I want to add that a few people poked fun, calling us bougie for bringing a nanny on our trip. When others may choose to upgrade a car or enjoy shopping (no judgement to how people spend their extra cash!), we put that budget towards something we place high importance on, which is travel. I’m super mindful that not all families can afford this help and that we are very fortunate. No matter how you work it, a nanny for a 2 week trip will cost at least a couple thousand dollars, but I highly recommend using points and miles to cover whatever you can, like I did.


Booking, travel styles, the care schedule

Once Rose officially accepted our offer, I created a sample schedule to get her reactions and we talked about our different travel styles. I was nervous that the way we travel may feel unpredictable — I like to do a ton of research about where to eat and drink and explore, and then book absolutely nothing in advance so we can see where the trip takes us. I don’t like rigid plans and hoped our childcare schedule could be loose to match, and thankfully, Rose was totally on board.

For the 16 day trip, we estimated that Rose would spend 5 full 8hr days with the kids, 6 slightly shorter 5hr days, and 4 days without working. We asked Rose when she would most like to have her free time, and because she wasn’t as likely to go out in the evening, we planned to do more dinners out so she could explore during the day. In addition to the chunks of time we scheduled for her to be with the kids, we asked her to be available ad-hoc on travel days, like while packing and while in the airport.

When the plane layout allowed, Rose sat near but not next to us. We mostly managed the kids on our own when flying, but it was great to have an extra hand here and there.

When booking our Airbnbs, I got Rose a private room and bathroom and ensured there was enough open space for her and the kids to play comfortably if they didn’t feel like venturing out.

Once we were on the trip, I carried as much of the planning load as possible, coordinating details when she ventured out with the kids, communicating the care schedule, and in each city I pinned all our important travel details to our WhatsApp chat — addresses, flight times, door codes, wifi, food delivery apps, and research/maps of stuff to do.


Traveling with our nanny

The day finally arrived and we met at the airport. We were all buzzing with excitement and Rose jumped right into helping keep Owen entertained while we made it through airport chaos. On the plane, we mostly let Rose do her thing (as much as is possible when sitting right behind us).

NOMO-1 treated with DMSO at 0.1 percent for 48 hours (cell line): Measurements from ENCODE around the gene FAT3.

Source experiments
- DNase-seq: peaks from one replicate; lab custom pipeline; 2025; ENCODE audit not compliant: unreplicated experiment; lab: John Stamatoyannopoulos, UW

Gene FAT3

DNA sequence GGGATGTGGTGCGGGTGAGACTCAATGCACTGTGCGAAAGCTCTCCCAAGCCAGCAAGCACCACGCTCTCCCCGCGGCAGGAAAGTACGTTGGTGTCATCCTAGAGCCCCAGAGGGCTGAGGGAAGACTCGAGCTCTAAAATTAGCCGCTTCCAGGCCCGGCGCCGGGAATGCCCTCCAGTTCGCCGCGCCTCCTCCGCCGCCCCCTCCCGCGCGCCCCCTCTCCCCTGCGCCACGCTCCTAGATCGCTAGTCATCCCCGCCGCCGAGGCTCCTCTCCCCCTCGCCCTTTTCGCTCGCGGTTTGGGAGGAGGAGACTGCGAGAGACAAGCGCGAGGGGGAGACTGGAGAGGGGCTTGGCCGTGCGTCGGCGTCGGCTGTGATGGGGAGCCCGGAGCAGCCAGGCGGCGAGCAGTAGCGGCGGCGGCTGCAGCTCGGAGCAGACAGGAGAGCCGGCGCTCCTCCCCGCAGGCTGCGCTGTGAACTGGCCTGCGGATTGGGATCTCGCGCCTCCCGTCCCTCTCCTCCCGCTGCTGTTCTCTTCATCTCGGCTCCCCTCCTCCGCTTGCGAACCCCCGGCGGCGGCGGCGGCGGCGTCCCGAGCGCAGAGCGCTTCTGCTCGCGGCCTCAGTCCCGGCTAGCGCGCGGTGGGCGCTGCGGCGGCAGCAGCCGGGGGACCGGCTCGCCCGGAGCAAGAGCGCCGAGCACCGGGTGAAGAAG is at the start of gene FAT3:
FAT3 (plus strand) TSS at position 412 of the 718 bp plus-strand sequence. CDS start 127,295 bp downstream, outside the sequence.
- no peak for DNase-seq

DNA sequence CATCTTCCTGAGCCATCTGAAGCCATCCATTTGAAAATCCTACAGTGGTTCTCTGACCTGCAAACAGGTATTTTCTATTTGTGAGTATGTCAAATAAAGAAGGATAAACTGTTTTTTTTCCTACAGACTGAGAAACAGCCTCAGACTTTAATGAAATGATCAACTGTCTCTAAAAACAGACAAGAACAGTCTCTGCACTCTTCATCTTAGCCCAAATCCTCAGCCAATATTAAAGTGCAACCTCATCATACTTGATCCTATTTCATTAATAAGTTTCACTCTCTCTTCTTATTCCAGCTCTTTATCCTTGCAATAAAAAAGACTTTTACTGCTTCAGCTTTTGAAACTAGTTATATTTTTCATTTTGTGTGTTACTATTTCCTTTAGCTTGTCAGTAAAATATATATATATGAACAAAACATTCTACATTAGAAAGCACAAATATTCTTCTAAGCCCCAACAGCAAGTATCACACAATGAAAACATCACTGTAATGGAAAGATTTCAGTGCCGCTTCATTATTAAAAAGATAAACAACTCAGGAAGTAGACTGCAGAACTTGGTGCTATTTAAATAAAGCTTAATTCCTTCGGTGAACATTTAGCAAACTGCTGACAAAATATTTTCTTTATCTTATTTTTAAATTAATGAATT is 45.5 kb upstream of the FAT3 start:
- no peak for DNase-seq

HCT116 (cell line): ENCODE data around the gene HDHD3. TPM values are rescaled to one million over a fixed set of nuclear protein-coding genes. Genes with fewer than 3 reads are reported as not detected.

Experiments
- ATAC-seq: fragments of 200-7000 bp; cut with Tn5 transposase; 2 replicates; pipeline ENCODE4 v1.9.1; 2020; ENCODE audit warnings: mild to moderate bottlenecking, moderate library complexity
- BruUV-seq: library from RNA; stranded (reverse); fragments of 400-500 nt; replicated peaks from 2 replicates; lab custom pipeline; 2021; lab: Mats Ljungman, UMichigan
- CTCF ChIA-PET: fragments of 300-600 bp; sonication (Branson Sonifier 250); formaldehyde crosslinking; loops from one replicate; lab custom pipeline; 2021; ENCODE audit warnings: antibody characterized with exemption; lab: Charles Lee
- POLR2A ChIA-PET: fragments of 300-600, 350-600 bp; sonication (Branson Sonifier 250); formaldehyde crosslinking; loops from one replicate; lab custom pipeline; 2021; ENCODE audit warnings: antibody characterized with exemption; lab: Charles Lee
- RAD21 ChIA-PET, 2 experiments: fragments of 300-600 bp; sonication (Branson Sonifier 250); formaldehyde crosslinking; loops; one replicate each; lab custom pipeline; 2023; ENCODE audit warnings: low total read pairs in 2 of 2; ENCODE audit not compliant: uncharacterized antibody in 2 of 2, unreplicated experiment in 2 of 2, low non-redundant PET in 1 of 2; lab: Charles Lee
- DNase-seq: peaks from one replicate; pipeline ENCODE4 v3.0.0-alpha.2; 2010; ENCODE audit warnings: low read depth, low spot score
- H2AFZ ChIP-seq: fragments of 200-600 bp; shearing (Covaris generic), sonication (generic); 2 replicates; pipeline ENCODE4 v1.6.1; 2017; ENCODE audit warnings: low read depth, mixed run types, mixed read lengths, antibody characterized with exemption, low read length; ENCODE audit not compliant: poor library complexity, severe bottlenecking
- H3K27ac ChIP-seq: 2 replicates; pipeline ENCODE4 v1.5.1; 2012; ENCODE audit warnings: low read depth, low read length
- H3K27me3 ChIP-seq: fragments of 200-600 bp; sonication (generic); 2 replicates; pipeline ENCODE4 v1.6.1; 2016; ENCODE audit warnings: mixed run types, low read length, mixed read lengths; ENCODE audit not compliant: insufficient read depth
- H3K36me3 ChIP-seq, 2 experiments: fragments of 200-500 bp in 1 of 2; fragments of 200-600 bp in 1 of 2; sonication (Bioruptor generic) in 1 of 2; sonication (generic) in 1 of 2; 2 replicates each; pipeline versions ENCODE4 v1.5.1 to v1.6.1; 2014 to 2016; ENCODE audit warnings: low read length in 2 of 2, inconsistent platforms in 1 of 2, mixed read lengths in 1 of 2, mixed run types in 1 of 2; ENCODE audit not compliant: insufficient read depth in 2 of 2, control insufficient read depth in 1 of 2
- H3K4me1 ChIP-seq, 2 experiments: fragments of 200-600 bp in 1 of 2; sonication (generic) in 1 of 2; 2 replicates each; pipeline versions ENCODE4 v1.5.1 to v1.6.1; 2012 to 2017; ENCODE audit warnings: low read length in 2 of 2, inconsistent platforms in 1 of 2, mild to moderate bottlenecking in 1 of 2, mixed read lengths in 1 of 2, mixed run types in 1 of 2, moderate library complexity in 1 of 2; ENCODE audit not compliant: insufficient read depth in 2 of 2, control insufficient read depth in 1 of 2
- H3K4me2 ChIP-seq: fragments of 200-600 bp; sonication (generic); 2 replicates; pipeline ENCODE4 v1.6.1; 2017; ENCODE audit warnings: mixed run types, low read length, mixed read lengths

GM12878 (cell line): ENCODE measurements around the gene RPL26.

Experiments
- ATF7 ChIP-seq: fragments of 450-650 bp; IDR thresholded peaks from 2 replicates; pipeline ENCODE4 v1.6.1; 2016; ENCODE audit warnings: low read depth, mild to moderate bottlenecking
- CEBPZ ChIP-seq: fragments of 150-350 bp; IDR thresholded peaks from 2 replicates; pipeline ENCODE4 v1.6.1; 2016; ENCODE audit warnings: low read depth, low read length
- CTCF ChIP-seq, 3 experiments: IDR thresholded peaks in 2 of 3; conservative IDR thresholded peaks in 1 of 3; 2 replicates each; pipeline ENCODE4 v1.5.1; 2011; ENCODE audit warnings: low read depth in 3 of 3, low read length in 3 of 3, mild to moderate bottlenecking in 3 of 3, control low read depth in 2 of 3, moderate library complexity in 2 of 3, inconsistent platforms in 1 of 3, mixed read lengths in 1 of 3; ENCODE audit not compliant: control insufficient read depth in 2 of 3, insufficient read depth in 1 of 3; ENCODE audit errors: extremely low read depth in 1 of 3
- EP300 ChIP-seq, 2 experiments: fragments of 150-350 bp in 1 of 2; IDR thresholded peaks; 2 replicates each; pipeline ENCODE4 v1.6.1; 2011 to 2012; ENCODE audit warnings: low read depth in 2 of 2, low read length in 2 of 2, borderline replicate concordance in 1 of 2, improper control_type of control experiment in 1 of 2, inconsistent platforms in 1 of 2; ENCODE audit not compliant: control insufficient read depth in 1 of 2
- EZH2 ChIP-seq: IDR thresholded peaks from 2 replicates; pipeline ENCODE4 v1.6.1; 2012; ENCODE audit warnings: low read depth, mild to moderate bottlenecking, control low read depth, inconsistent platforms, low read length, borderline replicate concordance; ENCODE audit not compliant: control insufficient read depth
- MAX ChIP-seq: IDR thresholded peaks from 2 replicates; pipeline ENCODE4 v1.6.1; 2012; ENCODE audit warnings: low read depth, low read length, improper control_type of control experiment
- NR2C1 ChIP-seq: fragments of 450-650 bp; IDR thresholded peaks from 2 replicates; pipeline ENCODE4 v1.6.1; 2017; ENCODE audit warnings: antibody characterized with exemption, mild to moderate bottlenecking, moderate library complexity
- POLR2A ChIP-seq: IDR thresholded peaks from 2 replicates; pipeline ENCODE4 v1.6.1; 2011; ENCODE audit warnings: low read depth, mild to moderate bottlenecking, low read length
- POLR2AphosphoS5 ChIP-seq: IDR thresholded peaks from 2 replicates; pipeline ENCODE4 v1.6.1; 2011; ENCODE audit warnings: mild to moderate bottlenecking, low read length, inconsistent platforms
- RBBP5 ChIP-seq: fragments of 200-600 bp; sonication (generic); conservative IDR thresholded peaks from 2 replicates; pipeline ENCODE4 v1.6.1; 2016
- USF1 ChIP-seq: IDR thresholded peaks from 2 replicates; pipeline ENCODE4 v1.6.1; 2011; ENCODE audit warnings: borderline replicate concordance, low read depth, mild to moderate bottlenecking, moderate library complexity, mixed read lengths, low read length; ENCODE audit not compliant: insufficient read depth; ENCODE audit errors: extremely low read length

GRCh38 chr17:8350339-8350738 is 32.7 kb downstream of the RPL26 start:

Once we landed, we started out feeling bad asking Rose to stay with the kids while in such a fun, new place, but soon enough we all found our groove. We asked Rose for feedback every few days, making sure we were being fair, communicative, and giving her enough heads up. We usually only locked in the schedule a day in advance but always checked in on Rose’s ambitions for her personal time. We were all flexible and respectful and it made the trip really awesome.

When Rose was with the kids, they mostly stayed at the Airbnb. It was a good opportunity for them to have some quiet play time amidst all our go-go-go tendencies and I’m sure it was also easier for Rose to keep them in a contained environment.

By the end of the trip, we were working together really well. We got to have several meals and outings all together, we all got personal time, and we all had a variety of special 1:1 moments between the adults and kids, too. Compared to our proposed schedule, Rose watched the kids more frequently in smaller chunks, with the longest being only 6 hours. Getting a few hours to ourselves and a few hours with the kids every day was pretty perfect. All in all, there were still hard times — like one notable day of parent burnout — but taking such an ambitious trip with our young kids (AND ROSE!!) was 1000% worth it.

Rose was legendary and we’re already scheming future trips together.

Click here to read more about planning our trip

And download all of my spreadsheets to help prep for a trip with kids here